Opinion

Cubans are loud, obnoxious and right

Cuba-the paradisiacal island 90 miles south of Key West-is ravaged by the U.S. blockade, despite all of its citizens being literate and having healthcare. Breathtakingly beautiful Havana, the birthplace of Che Guevara, is considered to be an iconic image. And the worst part is that some of you believe that.

Those who do are the same people who wear those trendy Che Guevara T-shirts denouncing all U.S. policies towards Cuba. Che was idealistic and, by the way, a murderer. A native of Argentina, he had some noble beliefs but was fond of neither fair trials nor juries. By some accounts, he was just an adventure seeker. I agree that the U.S. should limit the embargo, though for different reasons than most. While it does hurt the Cuban people, it also provides an excuse for what really hurts the Cuban people-the Cuban government. However, if you’ve worn a Che shirt before, you’ve probably heard this before, too.

Perhaps revolution idolizers haven’t read Granma. It is the state newspaper of Cuba. A recent headline read, “Police spied on Bush opponents.” It claimed that before the 2004 presidential election, George Bush had police spy on his opposition. Interestingly, it doesn’t reference where it learned the story, besides a brief and false reference to The New York Times. The story does not provide details, nor back up its accusations. That’s quite a leap of faith, considering it would be akin to a modern-day Watergate. In the U.S., that is not considered journalism. The allure of Che (and his friends) is the “revolutionary spirit.” Cuba’s revolution has fallen short of that spirit.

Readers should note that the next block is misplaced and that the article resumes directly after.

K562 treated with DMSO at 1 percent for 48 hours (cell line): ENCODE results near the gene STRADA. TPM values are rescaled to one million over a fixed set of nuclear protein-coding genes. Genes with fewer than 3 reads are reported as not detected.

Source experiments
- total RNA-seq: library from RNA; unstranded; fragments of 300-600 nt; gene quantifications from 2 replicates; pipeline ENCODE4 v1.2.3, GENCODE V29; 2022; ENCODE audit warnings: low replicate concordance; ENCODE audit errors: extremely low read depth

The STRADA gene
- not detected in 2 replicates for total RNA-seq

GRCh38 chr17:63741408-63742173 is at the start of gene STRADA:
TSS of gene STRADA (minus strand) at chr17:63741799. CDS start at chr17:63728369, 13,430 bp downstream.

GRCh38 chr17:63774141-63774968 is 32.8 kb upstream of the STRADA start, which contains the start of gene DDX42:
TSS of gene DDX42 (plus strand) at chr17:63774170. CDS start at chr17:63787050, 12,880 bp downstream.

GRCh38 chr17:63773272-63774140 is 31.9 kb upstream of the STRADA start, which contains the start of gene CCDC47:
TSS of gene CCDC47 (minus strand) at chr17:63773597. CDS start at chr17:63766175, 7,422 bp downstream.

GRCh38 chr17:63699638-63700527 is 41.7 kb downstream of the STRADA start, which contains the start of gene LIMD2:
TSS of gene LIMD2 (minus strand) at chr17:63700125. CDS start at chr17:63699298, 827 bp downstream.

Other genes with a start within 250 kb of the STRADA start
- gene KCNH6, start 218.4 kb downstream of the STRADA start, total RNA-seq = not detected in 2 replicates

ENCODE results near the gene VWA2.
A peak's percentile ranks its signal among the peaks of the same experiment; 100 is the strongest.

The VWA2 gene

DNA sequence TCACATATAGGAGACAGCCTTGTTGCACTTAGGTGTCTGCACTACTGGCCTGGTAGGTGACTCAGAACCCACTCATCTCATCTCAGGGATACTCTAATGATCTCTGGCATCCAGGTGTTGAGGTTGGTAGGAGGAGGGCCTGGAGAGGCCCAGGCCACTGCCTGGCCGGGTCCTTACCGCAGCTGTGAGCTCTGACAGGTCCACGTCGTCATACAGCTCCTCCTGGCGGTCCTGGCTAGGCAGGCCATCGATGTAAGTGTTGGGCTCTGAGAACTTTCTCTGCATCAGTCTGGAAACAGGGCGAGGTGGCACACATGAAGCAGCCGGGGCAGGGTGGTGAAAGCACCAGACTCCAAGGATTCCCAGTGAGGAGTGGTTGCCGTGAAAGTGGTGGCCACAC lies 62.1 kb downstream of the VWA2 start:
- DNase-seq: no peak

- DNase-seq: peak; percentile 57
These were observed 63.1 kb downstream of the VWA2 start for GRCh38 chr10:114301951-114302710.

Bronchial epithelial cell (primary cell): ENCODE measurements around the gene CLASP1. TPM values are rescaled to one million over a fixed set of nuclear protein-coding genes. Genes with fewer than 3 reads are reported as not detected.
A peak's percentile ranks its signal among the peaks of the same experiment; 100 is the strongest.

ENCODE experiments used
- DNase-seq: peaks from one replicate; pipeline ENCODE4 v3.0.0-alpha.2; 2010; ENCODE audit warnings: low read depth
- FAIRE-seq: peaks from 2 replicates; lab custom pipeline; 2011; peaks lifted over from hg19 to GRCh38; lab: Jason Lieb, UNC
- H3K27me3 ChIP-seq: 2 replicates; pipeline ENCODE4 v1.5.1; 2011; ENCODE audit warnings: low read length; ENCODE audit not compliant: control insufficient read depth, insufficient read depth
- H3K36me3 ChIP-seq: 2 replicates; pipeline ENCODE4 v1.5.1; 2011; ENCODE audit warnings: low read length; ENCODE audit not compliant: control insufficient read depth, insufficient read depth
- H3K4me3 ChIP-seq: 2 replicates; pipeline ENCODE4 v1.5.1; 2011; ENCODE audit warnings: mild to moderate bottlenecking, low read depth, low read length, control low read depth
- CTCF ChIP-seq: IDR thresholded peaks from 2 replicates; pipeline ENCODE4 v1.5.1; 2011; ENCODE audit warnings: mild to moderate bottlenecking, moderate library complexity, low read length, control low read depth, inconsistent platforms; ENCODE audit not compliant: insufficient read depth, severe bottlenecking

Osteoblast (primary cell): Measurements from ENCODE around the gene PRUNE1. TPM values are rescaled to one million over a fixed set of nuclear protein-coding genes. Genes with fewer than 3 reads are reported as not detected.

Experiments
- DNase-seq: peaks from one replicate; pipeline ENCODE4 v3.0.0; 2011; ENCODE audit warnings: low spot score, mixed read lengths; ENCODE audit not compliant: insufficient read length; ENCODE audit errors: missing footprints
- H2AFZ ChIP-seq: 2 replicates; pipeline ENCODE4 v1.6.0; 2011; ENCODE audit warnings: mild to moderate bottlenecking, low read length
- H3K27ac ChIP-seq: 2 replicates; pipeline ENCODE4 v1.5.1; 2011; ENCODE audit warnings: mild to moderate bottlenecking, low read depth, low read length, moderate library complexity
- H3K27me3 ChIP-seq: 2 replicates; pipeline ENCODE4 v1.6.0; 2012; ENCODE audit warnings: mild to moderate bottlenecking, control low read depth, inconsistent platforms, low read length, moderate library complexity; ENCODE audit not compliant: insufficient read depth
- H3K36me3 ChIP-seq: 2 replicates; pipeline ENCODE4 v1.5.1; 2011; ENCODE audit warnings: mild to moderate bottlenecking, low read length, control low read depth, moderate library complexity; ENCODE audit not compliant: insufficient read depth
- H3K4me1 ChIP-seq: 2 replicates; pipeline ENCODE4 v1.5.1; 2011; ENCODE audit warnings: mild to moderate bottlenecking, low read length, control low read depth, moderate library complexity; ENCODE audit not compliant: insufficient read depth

This history lesson often falls on deaf ears. Dissatisfaction and boredom with the U.S. government arouse sympathy for those socialists to the south. The fact that thousands have died thanks to the Castros (many without trials) is overlooked. Passionate Cubans seem overbearing, leading some to take a position opposite to theirs. The regime does not even allow Cubans to see the lifestyle of the tourists, a lifestyle deemed too free for Cuba’s citizens, but this does not seem to enter the mind of Fidel apologists. Some say that Cubans are educated without mentioning that, in Cuba, prostitutes are held in higher regard than the educated (because the prostitutes earn more money). Some argue that it’s just leftists versus rightists and that Cuba is a measuring stick of where one stands. It’s actually Fidelists versus the rest. Castro doesn’t lead a republic; he leads a dictatorship. Political ideology cannot overcome that. The argument goes back and forth, but if you’ve already made up your mind, nothing can change it.

Cubans may be the most successful Hispanic immigrants, but Cubans don’t want that title. They would rather be successful exiles and reform their homeland. People’s misconceptions persist, and Cubans persevere. They remain passionate. Unfortunately, their passion is often perceived as obnoxious, causing some of you to react against them and their cause.

Of course this irony would be hilarious, if it wasn’t so tragic.

Anthony Vega is a sophomore majoring in finance and English. He may be contacted at a.vega7@umiami.edu.

August 30, 2007

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The Miami Hurricane

Student newspaper at the University of Miami


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